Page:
The UN World Health Organization, in studying the "calcium paradox" that shows that the developed countries which have high milk consumption levels also have high osteoporosis levels and the countries that have low levels of milk consumption have low levels of osteoporosis, concludes that the protein contained in milk, which builds Homocysteine in the bloodstream, dramatically increases the acidity in the human body which it compensates for by leeching calcium from your bones. (This is like when you have indigestion from too much acid in your stomach so you eat a couple of Tums. Tums contain calcium.)

Now that we have come to milk protein, let's talk about that: yes, milk contains protein and beer does too, although less. So what? You don't drink beer to get protein. You don't drink milk to get your daily protein fix either; or at least you shouldn't.

The average adult female needs about 50 grams per day and the average adult male needs about 60 grams per day of protein. Eggs are the best animal source of complete proteins; fish is the next best source. Other meats and grains follow. Some dairy products, such as yoghurt and cheese are also good sources for some people; but milk is not. The absolute best source of protein is hemp seeds. To find out why, read my blog post, Hemp: The Miracle Plant.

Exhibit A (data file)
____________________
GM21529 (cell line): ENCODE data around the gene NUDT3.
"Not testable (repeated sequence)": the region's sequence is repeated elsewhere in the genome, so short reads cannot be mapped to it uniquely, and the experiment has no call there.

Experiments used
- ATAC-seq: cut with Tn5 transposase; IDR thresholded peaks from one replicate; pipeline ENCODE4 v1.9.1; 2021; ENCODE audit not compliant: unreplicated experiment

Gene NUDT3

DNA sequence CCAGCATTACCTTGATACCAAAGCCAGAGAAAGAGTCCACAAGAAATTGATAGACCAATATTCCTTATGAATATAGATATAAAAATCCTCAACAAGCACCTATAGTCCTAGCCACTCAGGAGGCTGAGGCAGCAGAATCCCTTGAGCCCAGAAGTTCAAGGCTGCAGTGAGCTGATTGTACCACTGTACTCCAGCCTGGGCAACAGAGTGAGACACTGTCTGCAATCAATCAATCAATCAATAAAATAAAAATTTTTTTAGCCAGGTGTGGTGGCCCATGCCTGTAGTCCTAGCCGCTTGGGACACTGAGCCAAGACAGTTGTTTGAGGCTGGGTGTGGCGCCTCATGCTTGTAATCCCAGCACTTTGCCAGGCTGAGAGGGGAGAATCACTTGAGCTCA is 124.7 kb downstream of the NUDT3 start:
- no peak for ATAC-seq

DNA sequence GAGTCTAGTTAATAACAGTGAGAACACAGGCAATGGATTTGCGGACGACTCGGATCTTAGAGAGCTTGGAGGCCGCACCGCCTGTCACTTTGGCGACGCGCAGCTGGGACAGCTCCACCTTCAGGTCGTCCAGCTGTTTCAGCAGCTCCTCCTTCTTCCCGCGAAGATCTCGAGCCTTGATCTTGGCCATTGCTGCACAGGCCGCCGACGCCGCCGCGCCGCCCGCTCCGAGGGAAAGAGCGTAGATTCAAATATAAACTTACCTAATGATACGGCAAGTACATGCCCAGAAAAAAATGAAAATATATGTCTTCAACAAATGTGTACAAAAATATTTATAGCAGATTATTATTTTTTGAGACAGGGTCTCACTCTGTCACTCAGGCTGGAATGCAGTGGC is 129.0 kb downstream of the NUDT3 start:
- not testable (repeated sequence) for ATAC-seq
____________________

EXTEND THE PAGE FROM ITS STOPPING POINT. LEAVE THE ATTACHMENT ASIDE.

Most of the proteins found in milk are of the type known as Caseins. Caseins are tough little molecules are don't get broken up very much in the stomach and thus end up causing intestinal problems. Two of these milk proteins are problematic in other ways: A1 Beta Casein and Methionine. The explanation as to why A1 Beta Casein is bad for you is too long to go into here. If you are interested, read this article. Trust me, it's not good. The other type, Methionine leads to the buildup of Homocysteine in the blood.

As mentioned above, excess Homocysteine leeches calcium from your bones. And, according to the American Heart Association, "Epidemiological studies have shown that too much Homocysteine in the blood (plasma) is related to a higher risk of coronary heart disease, stroke and peripheral vascular disease."

The Boston University School of Medicine also found that those people who developed Alzheimer's had enormous increases of Homocysteine in their blood when compared to those who did not develop dementia. Other scientific research has provided the proof that Alzheimer's Disease can be controlled or prevented by a diet that excludes milk and other dairy products.

And here is the kicker for my American friends... in the USA, many, if not most of the dairy famers, in addition to adding antibiotics and hormones to the cow's diet, also use a product from Monsanto called Posilac, which is banned in Europe and Canada. This product has been shown to cause cancer in humans who drink the milk from cows who were given Posilac. See this scary video about this. Or read my blog post from January 2009.